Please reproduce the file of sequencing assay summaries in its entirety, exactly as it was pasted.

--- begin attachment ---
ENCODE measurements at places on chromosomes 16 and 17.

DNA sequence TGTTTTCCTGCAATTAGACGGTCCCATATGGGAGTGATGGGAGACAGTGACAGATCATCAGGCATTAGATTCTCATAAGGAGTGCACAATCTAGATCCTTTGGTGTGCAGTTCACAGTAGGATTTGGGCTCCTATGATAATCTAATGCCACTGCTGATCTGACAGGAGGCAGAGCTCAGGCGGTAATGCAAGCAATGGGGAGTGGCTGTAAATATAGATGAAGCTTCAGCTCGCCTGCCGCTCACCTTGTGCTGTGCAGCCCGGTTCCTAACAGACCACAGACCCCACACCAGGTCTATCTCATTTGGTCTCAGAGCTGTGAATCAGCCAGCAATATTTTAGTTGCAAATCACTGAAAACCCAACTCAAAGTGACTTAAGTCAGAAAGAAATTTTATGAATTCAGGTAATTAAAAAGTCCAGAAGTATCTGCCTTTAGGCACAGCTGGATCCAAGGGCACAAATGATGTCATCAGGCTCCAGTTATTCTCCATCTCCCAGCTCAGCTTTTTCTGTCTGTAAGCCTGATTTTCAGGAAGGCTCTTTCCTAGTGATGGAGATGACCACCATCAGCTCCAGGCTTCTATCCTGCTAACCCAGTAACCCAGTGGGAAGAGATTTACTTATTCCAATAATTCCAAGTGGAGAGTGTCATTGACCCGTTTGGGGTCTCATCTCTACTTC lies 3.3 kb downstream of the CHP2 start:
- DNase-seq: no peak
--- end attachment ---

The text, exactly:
ENCODE measurements at places on chromosomes 16 and 17.

DNA sequence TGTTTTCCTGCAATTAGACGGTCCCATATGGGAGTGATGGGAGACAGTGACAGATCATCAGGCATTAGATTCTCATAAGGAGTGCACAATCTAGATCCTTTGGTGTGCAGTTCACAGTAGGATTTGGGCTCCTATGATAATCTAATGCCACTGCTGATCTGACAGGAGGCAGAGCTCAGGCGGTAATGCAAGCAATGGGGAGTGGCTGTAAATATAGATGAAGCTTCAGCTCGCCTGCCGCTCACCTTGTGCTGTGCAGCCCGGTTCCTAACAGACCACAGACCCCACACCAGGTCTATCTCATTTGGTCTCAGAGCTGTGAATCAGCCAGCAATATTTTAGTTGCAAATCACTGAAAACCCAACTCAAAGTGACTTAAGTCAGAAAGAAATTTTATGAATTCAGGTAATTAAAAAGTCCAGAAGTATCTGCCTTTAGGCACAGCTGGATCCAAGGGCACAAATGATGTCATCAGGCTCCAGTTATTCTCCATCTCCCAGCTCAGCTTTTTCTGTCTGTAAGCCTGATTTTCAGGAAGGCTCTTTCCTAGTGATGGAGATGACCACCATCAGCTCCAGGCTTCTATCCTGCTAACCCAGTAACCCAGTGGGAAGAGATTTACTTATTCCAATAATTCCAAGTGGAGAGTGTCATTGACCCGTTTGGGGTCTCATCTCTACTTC lies 3.3 kb downstream of the CHP2 start:
- DNase-seq: no peak